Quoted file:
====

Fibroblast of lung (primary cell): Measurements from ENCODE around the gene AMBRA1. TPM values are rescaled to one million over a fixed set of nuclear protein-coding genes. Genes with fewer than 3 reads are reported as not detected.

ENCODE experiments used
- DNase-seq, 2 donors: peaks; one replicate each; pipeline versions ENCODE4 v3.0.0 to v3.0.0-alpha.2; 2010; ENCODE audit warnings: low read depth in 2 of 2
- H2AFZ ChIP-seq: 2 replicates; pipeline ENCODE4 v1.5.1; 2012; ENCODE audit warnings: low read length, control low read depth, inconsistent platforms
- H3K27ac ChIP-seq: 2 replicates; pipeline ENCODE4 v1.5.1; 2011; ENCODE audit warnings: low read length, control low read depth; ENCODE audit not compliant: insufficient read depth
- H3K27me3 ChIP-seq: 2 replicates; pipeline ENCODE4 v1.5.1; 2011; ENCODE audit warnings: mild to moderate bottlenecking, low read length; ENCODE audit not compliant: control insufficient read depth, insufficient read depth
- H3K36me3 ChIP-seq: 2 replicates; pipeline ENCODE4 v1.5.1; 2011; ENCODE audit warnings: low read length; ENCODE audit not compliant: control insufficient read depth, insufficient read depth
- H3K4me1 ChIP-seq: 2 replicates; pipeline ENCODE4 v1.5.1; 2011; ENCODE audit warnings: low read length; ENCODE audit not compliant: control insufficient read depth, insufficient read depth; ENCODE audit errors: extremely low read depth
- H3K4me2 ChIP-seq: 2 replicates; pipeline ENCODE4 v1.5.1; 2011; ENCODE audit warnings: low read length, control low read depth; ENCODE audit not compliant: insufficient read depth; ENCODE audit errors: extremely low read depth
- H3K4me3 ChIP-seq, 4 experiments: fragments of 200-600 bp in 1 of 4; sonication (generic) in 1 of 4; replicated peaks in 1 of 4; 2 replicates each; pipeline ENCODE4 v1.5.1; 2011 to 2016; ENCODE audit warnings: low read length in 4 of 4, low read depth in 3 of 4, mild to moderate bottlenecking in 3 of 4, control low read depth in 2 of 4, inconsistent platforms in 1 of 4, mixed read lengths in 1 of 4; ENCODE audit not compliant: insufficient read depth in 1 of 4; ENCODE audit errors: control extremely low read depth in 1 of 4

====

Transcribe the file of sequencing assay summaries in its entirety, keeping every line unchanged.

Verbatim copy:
Fibroblast of lung (primary cell): Measurements from ENCODE around the gene AMBRA1. TPM values are rescaled to one million over a fixed set of nuclear protein-coding genes. Genes with fewer than 3 reads are reported as not detected.

ENCODE experiments used
- DNase-seq, 2 donors: peaks; one replicate each; pipeline versions ENCODE4 v3.0.0 to v3.0.0-alpha.2; 2010; ENCODE audit warnings: low read depth in 2 of 2
- H2AFZ ChIP-seq: 2 replicates; pipeline ENCODE4 v1.5.1; 2012; ENCODE audit warnings: low read length, control low read depth, inconsistent platforms
- H3K27ac ChIP-seq: 2 replicates; pipeline ENCODE4 v1.5.1; 2011; ENCODE audit warnings: low read length, control low read depth; ENCODE audit not compliant: insufficient read depth
- H3K27me3 ChIP-seq: 2 replicates; pipeline ENCODE4 v1.5.1; 2011; ENCODE audit warnings: mild to moderate bottlenecking, low read length; ENCODE audit not compliant: control insufficient read depth, insufficient read depth
- H3K36me3 ChIP-seq: 2 replicates; pipeline ENCODE4 v1.5.1; 2011; ENCODE audit warnings: low read length; ENCODE audit not compliant: control insufficient read depth, insufficient read depth
- H3K4me1 ChIP-seq: 2 replicates; pipeline ENCODE4 v1.5.1; 2011; ENCODE audit warnings: low read length; ENCODE audit not compliant: control insufficient read depth, insufficient read depth; ENCODE audit errors: extremely low read depth
- H3K4me2 ChIP-seq: 2 replicates; pipeline ENCODE4 v1.5.1; 2011; ENCODE audit warnings: low read length, control low read depth; ENCODE audit not compliant: insufficient read depth; ENCODE audit errors: extremely low read depth
- H3K4me3 ChIP-seq, 4 experiments: fragments of 200-600 bp in 1 of 4; sonication (generic) in 1 of 4; replicated peaks in 1 of 4; 2 replicates each; pipeline ENCODE4 v1.5.1; 2011 to 2016; ENCODE audit warnings: low read length in 4 of 4, low read depth in 3 of 4, mild to moderate bottlenecking in 3 of 4, control low read depth in 2 of 4, inconsistent platforms in 1 of 4, mixed read lengths in 1 of 4; ENCODE audit not compliant: insufficient read depth in 1 of 4; ENCODE audit errors: control extremely low read depth in 1 of 4